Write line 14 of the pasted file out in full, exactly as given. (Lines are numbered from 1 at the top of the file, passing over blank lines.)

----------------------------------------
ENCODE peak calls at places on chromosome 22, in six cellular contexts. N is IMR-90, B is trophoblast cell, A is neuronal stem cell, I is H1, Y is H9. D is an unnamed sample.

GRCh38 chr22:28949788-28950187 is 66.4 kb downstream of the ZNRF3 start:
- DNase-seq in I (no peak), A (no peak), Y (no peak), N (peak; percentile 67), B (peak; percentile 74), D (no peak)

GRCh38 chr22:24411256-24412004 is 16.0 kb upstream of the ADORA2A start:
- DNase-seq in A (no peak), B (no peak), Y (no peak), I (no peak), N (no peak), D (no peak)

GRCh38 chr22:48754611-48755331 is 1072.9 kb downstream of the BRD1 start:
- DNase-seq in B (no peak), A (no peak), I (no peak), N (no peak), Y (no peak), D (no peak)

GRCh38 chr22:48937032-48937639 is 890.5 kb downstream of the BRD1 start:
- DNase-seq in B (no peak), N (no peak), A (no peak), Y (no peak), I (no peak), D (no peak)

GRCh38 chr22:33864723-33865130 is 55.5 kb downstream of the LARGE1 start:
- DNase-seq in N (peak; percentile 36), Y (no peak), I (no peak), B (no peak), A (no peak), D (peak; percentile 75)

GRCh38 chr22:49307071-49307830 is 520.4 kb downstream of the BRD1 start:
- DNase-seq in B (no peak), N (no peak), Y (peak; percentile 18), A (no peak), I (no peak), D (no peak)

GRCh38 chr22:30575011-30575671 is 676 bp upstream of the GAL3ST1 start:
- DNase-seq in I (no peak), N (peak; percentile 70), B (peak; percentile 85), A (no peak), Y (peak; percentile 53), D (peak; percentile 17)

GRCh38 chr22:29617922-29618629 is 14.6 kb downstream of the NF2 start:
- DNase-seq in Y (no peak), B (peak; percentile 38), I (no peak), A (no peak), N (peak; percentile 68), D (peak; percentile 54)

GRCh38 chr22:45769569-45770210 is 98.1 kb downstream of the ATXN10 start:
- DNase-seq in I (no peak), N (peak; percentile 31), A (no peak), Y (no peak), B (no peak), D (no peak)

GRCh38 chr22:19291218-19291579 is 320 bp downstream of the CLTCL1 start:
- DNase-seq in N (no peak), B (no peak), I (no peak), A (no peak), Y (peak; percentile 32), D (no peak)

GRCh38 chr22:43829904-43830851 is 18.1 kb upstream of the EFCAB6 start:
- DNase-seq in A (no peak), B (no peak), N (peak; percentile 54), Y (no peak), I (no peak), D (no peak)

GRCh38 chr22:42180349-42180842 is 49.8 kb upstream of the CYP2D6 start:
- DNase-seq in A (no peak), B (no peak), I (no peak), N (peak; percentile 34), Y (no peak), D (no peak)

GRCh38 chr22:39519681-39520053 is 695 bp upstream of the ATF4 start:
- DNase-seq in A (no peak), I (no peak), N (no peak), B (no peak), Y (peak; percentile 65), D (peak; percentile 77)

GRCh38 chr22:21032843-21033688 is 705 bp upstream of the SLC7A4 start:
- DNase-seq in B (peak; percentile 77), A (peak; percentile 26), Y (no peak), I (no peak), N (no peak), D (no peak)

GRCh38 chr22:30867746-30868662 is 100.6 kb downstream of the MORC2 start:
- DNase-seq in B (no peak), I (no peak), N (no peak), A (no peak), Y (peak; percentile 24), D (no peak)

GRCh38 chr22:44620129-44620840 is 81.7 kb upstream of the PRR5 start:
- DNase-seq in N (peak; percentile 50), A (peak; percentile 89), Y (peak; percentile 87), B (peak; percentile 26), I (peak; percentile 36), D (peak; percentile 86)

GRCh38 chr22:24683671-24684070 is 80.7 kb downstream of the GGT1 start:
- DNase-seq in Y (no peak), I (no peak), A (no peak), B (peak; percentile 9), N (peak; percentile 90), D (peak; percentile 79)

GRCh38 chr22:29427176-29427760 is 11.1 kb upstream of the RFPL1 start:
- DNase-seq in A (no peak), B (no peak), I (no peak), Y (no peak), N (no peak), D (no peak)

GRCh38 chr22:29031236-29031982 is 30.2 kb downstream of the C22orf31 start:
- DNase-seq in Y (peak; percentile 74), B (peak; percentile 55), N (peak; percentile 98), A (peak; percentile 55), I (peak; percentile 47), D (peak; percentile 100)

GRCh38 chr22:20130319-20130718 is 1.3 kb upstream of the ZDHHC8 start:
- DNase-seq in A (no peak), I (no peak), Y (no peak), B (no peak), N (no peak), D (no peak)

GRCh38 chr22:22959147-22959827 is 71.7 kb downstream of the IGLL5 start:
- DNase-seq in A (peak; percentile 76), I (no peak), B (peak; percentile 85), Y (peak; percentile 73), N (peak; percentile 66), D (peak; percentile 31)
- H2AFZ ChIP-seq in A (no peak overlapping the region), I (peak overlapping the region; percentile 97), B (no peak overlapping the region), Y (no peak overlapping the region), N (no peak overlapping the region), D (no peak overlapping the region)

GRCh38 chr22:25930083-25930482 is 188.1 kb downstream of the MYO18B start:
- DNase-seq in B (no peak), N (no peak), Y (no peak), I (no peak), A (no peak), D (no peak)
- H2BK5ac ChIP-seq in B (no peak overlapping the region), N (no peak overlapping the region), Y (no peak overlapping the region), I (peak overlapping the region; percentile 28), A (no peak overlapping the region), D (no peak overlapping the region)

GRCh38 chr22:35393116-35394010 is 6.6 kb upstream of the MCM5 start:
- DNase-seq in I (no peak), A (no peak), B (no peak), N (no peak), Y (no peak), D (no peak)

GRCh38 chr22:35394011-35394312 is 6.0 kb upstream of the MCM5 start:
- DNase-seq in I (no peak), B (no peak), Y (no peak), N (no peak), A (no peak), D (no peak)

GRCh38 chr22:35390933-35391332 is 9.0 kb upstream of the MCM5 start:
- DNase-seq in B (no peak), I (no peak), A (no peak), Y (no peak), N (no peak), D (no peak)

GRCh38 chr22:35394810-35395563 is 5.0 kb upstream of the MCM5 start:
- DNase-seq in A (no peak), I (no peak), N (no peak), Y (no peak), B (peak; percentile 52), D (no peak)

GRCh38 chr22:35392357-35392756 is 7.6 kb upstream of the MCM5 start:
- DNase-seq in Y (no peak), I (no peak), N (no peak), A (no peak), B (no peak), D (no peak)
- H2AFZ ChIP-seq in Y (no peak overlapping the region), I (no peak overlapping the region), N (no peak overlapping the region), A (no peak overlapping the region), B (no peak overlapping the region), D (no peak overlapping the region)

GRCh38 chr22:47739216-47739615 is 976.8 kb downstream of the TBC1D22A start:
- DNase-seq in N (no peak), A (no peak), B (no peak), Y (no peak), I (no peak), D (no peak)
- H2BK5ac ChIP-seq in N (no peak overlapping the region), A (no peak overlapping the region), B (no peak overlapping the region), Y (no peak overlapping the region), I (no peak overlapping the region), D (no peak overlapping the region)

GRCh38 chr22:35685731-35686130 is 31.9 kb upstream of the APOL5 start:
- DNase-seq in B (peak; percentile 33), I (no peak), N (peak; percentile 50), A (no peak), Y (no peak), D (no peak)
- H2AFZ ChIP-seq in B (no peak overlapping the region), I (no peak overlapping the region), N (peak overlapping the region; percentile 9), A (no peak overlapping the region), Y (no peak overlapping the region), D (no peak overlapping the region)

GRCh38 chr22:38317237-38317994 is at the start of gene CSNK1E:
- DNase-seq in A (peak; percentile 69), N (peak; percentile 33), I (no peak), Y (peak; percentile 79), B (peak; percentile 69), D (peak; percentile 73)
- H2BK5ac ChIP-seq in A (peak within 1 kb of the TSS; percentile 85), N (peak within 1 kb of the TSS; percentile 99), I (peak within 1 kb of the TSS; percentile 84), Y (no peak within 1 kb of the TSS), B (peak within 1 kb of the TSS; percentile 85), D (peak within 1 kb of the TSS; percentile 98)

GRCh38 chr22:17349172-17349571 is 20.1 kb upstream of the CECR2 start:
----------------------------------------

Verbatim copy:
GRCh38 chr22:30575011-30575671 is 676 bp upstream of the GAL3ST1 start: